...but wait, you're not there yet. Almost though.
The files must be prepared for print and web. When I provide a final logo you receive vector files created in Adobe Illustrator. They can be used by any printer and scaled to any size without the loss of quality. A black & white version, a CMYK version and a PMS colour version are included. Often I supply the logo with instructions on how to treat it in it's reversed state as well. High resolution TIFFs, low resolution JPGs, GIFs and a PDF file of everything is included for your use. Preparing the final files alone can take a few hours. (NOTE: The kid down the street may not understand how a logo must be built therefore quality could suffer as a result when printed or reproduced in the future. Something to consider...)
We're done once the files are delivered.
One of those "free" logos I was talking about, but since it's for the DVG club I'm a member of it doesn't really count as it's my contribution.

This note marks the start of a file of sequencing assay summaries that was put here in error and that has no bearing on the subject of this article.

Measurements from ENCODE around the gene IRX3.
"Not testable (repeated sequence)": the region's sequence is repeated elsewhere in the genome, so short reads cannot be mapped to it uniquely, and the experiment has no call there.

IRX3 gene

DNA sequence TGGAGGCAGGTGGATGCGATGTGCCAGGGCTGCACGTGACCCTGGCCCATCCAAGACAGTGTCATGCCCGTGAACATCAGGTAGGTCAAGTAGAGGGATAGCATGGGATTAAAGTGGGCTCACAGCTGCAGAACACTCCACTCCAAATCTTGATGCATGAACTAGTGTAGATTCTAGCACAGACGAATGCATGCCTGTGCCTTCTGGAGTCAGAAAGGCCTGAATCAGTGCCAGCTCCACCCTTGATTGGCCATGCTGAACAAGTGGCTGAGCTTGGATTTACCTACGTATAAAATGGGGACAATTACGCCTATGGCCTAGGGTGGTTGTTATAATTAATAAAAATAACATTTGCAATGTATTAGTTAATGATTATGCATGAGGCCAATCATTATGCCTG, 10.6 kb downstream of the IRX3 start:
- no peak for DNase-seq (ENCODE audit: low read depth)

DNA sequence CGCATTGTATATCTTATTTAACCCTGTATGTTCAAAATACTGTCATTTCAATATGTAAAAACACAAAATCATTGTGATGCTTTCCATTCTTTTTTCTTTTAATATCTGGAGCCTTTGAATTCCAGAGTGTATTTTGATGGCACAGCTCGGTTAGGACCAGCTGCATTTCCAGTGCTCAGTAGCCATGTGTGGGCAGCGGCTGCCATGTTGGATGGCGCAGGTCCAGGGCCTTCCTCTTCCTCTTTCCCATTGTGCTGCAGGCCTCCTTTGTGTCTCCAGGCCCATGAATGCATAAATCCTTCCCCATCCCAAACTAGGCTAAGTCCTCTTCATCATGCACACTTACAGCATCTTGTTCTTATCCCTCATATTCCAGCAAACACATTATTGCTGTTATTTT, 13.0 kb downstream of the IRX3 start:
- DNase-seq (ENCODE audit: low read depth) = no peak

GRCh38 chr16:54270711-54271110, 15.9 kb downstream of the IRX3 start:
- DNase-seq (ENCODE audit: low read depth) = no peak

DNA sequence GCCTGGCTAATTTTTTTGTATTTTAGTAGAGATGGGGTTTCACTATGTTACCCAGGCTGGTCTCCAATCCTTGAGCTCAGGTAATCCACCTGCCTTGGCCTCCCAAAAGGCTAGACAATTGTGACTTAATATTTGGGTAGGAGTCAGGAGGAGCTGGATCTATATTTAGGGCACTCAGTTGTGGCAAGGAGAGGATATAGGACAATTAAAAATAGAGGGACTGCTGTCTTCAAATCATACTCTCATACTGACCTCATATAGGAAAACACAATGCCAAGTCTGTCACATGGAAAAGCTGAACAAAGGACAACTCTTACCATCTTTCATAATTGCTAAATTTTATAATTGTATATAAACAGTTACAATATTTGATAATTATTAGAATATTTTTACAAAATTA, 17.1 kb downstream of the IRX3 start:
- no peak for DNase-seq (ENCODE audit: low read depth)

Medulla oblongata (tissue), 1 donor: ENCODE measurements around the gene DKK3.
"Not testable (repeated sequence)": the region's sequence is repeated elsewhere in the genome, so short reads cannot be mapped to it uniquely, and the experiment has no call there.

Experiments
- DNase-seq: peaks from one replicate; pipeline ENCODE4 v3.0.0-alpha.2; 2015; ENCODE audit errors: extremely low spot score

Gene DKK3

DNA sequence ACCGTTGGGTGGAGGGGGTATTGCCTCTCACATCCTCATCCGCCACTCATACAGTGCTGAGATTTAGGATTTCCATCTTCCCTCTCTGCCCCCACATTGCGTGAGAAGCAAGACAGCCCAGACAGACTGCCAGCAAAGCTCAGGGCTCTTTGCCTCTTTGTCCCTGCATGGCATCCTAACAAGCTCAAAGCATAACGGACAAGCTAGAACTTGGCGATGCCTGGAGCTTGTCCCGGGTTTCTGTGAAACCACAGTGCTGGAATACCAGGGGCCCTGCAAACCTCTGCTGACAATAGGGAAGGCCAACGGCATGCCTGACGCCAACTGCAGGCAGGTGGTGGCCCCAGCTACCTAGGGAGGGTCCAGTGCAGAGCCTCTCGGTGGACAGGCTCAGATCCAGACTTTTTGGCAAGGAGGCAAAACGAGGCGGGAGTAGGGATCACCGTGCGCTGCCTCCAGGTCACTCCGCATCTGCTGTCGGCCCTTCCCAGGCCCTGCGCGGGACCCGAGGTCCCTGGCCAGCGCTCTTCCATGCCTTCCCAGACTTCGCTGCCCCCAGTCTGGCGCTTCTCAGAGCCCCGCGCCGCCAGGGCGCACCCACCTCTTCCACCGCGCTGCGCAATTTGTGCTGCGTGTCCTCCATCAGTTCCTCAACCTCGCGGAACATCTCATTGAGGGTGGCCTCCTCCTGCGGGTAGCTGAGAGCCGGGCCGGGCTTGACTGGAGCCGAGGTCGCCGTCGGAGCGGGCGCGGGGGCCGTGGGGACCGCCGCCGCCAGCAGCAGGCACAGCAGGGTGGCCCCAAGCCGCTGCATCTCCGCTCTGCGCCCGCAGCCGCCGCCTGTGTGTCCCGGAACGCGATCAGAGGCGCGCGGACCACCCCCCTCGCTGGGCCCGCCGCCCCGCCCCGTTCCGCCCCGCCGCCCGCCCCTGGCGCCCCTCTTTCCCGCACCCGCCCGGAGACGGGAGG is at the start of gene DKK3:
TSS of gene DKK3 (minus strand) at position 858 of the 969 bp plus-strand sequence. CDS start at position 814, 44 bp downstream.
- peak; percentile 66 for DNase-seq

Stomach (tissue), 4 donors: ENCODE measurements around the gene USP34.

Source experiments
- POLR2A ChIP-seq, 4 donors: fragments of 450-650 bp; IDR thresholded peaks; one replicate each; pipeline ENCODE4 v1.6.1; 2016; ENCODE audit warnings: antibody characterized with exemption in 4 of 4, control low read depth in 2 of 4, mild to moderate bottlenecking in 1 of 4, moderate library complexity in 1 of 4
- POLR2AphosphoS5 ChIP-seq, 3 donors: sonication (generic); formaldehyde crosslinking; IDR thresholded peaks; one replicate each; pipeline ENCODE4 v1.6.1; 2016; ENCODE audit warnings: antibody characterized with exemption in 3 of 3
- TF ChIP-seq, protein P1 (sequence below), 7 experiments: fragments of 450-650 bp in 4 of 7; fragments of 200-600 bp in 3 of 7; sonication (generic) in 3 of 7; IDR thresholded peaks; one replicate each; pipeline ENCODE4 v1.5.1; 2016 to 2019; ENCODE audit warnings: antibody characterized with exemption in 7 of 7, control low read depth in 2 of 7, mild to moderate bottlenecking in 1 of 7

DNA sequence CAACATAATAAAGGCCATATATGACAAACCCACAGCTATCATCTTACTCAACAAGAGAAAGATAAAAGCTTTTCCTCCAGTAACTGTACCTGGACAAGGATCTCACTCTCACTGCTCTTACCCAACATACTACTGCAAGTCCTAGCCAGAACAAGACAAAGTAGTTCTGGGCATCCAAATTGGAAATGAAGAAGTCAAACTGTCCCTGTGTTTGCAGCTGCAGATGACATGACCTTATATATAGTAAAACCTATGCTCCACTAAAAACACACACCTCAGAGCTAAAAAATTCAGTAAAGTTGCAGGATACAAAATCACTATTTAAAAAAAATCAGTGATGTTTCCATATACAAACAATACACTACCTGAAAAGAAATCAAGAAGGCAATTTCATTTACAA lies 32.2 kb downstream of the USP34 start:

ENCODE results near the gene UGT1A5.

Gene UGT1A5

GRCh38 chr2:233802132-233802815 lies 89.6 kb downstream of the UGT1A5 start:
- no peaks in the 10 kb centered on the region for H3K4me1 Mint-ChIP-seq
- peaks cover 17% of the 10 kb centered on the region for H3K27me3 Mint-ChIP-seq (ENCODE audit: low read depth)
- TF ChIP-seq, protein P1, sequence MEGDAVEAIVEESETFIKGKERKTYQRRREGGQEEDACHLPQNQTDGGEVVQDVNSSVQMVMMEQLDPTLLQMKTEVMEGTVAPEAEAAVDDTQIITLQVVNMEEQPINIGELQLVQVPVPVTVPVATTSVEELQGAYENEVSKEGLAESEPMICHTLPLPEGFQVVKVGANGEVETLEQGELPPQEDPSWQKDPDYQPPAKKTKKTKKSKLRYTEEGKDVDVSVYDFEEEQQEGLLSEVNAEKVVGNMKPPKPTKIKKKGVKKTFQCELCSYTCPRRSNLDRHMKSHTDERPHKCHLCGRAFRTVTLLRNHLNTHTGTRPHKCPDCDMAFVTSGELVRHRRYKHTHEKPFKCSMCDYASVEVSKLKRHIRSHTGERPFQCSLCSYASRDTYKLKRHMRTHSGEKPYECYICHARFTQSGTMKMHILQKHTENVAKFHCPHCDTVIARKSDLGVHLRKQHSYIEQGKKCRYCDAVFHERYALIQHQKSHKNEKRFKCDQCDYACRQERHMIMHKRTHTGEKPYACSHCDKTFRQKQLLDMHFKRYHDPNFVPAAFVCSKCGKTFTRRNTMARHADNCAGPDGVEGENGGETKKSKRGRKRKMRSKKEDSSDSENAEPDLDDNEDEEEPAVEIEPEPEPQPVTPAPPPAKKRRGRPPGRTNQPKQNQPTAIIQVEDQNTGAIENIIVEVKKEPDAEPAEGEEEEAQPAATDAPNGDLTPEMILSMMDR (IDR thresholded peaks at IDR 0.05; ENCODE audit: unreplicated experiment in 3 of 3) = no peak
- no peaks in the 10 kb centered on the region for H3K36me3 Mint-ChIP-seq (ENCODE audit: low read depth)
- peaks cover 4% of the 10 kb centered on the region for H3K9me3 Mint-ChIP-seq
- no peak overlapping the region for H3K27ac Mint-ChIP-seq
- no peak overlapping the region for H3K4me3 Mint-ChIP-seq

Now, back to the original question.
How much is a logo worth?
After reading this post I hope you can see that this is a question I can't answer for you. There are too many variables that depend on how much your appearance, your brand, your identity matters to you. How many revisions you make. How many logos you want to see. Just beware - you get what you pay for. If you want to skimp on price there are other places I recommend you do it. Don't underestimate the power of your brand and your image.
Does this post help you see what you are paying for? Look at the steps involved try and visualize how many hours it might take. I'll let you do the math. Then I'll ask one more question: As a professional offering a service, how much do you charge an hour?